"I may be leaving the Senate but I’m not giving up my voice," Franken said in Minneapolis.
Franken announced last week that he planned to step down on Jan. 2. Minnesota Gov. Mark Dayton tapped Lieutenant Gov. Tina Smith as his replacement, a candidate whom Franken called "my friend" and said was "worthy of the incredible support that I've received."
"We still have a lot of work to do together on issues ranging from net neutrality to climate change," Franken said. "We still have to be ready to speak out for economic justice and to defend the truth."
One of the more emotional moments of the speech centered around the support his wife has provided him throughout his tenure in the Senate.
“Whatever it is that we do next we will do it together," Franken said, beginning to choke up. "While I can never thank her enough for her love and support, I am willing to spend the rest of my life trying, honey."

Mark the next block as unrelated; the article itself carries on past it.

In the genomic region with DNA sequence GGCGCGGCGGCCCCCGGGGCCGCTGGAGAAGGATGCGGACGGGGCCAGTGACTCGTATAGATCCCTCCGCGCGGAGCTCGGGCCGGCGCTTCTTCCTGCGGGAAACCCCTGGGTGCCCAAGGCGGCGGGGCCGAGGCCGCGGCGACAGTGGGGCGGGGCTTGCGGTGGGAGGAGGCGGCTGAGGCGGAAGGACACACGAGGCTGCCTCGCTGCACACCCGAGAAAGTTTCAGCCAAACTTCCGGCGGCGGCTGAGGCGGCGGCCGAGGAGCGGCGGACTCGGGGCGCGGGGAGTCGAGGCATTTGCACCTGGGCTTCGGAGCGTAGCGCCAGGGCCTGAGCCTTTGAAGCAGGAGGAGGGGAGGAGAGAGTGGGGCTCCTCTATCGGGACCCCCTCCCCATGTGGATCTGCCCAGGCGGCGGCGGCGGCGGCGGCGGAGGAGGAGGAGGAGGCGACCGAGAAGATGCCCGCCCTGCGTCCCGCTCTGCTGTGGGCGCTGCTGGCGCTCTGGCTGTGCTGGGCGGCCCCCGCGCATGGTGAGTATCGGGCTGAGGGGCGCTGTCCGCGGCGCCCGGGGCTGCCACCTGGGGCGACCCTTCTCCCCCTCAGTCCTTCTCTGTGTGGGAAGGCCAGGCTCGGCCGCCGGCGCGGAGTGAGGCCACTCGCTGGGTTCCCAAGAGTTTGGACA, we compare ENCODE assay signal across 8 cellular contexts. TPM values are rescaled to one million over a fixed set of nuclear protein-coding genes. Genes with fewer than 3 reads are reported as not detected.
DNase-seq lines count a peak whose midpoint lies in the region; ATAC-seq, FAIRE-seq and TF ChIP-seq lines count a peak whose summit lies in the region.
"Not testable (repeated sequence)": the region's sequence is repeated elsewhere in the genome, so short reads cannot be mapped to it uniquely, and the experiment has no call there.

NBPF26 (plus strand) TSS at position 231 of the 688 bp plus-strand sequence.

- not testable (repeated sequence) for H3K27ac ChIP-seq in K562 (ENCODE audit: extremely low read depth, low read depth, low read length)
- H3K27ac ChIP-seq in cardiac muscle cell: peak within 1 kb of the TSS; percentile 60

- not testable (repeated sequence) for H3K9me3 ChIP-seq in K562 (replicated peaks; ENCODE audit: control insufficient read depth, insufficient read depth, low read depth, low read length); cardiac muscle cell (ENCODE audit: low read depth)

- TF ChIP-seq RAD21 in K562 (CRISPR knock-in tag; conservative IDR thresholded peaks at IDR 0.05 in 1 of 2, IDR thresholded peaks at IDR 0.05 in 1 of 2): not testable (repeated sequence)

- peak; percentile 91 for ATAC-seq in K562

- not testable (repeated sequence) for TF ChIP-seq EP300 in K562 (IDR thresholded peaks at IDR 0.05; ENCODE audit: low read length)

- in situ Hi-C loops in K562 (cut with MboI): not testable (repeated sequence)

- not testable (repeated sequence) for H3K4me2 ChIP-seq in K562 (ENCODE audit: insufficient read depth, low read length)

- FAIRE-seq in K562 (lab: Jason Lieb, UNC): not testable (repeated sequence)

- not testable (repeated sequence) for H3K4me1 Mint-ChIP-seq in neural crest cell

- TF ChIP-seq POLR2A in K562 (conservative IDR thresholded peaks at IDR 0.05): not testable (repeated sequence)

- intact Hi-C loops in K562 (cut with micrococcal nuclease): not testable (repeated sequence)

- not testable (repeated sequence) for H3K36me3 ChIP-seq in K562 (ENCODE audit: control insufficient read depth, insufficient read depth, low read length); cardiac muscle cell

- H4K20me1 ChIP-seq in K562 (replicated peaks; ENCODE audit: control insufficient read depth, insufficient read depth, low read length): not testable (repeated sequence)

Despite the controversy, Franken still remains popular among his Minnesota constituents. While 42 percent believe he should go through with his resignation, 50 percent believe he should remain in office and 60 percent the Senate Ethics Committee should have had an opportunity to finish its investigation, according to a Public Policy poll out Thursday. According to the poll, 57 percent of Minnesota women approve of him and only 37 percent do not.
Meanwhile, President Trump’s approval numbers among women in the state sit at 40 percent while 58 percent disapprove, Public Policy reported.
Phil McCausland is an NBC News reporter focused on the rural-urban divide.